As Christians prepare to engage in the fasting and abstinence of Lent, they can find guidance in the words of Pope St. Leo the Great’s sermons.
Stressing Lenten discipline as a way to struggle against our sins and against the devil’s temptations, the fifth century pope advised self-scrutiny, purification, forgiveness of enemies and almsgiving to the poor.
“Let us prepare our souls for fighting with temptations, and understand that the more zealous we are for our salvation, the more determined must be the assaults of our opponents,” he said in his Lenten sermons, elsewhere adding “there are no works of power, dearly-beloved, without the trials of temptations, there is no faith without proof, no contest without a foe, no victory without conflict.”
Pope Leo I was involved in the theological questions of the fifth century, most famously affirming Christ’s two nature, human and divine, for the Council of Chalcedon.
He also led a delegation which successfully negotiated with Attila the Hun to turn his invading forces away from Rome.
He was named a Doctor of the Church in the eighteenth century. His writings and sermons proved enduring and influential. While some of his comments are specific to his time, as a whole he offers special advice for Lent.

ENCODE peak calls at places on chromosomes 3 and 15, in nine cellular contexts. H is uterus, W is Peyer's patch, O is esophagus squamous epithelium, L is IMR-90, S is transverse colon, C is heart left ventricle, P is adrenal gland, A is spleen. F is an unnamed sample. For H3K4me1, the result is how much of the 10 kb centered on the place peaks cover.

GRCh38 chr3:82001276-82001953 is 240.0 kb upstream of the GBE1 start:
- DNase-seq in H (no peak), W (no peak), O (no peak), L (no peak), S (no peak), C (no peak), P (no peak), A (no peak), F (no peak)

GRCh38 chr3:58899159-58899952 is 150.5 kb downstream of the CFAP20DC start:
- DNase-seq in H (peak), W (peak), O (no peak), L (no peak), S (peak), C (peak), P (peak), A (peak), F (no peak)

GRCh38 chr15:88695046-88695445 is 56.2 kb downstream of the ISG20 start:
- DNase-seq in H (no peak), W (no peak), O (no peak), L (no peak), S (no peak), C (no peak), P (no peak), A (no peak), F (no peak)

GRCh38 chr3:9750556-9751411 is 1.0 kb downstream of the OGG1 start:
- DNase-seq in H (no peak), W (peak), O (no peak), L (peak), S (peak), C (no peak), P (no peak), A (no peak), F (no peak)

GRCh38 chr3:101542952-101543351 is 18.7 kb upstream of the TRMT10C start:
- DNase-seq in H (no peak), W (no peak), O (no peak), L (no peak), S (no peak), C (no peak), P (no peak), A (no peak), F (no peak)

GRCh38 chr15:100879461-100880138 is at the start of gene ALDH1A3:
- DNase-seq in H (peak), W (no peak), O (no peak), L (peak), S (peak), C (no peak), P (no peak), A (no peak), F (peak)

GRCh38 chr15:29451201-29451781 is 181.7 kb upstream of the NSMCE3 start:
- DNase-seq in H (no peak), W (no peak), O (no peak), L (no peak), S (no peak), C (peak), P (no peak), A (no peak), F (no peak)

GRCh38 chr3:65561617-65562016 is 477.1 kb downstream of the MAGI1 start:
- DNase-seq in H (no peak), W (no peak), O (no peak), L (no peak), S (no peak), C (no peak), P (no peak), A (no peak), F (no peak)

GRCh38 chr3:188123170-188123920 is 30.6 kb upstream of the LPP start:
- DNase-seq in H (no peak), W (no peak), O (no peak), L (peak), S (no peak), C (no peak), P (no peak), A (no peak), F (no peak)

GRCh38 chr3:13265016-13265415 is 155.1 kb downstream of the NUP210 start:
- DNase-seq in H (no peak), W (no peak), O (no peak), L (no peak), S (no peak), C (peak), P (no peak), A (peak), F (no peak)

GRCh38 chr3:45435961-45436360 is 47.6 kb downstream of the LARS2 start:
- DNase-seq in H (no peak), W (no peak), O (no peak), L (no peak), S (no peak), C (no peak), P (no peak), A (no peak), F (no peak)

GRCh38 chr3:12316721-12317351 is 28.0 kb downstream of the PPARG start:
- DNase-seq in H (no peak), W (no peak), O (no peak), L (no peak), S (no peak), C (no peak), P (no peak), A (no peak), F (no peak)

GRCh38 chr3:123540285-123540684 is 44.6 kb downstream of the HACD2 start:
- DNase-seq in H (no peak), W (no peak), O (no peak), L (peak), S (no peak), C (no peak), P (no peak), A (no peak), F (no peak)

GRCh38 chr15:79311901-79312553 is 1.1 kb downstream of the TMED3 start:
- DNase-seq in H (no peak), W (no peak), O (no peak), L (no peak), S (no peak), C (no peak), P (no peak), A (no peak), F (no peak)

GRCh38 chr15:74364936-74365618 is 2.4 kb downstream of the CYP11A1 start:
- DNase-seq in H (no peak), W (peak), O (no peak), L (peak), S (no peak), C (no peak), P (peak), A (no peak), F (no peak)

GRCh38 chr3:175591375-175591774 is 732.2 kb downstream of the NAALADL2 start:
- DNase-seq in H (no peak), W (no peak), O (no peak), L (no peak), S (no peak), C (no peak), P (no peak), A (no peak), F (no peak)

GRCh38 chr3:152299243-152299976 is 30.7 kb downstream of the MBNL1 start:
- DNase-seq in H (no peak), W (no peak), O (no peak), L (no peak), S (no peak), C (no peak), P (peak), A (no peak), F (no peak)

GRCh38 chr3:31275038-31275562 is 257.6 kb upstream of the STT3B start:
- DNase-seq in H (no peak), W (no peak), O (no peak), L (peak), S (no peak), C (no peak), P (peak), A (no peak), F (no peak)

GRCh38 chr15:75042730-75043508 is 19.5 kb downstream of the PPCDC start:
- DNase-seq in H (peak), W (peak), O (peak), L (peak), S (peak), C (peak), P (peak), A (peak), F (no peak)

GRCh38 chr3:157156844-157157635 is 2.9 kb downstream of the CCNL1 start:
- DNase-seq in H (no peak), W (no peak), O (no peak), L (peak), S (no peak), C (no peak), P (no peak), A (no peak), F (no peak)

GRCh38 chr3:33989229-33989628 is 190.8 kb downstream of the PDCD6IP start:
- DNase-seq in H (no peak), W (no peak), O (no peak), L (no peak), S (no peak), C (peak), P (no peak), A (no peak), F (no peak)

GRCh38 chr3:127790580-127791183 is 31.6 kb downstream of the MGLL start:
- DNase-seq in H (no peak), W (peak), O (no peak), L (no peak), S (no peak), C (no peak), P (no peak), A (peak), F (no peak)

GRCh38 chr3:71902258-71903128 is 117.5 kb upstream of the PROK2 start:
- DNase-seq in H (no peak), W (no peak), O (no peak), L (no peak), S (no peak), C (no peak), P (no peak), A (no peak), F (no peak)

True peace and true freedom come only “when the flesh is ruled by the judgment of the mind, and the mind is directed by the will of God,” he said in his sermons.
For St. Leo the Great, the Christians’ enemies are often our vices, disordered desires and sins.
“We cannot otherwise prevail against our adversaries, unless we prevail against our own selves,” he counseled. The contrary desires of flesh and spirit must be disciplined, and the mind will lose to the body if bodily desires become too strong.
When the mind is subject to God and delights in heavenly gifts, when it has “trampled underfoot the allurements of earthly pleasure” and has not allowed sin to reign, Leo says, “reason will maintain a well-ordered supremacy, and its strongholds no strategy of spiritual wickedness will cast down.”
“Christian people, whatever the amount of their abstinence, should rather desire to satisfy themselves with the Word of God than with bodily food,” said Leo the Great.
He counseled self-scrutiny to root out discord and wrong desires and to be attentive to God’s commandments. Citing St. Paul, he said Lenten fasting is a time to cleanse ourselves “from every defilement of flesh and spirit.”
“Now let godly minds boldly accustom themselves to forgive faults, to pass over insults, and to forget wrongs,” he said in one sermon.
“Let all discords and enmities be laid aside, and let no one think to have a share in the Paschal feast that has neglected to restore brotherly peace,” he said in another.
Care for the poor and others in need should be an even greater priority.
“Let us not pass over the groans of the poor with deaf ear, but with prompt kindness bestow our mercy on the needy, that we may deserve to find mercy in the judgment,” said the saint, later adding “let each bestow on the weak and destitute those dainties which he denies himself.”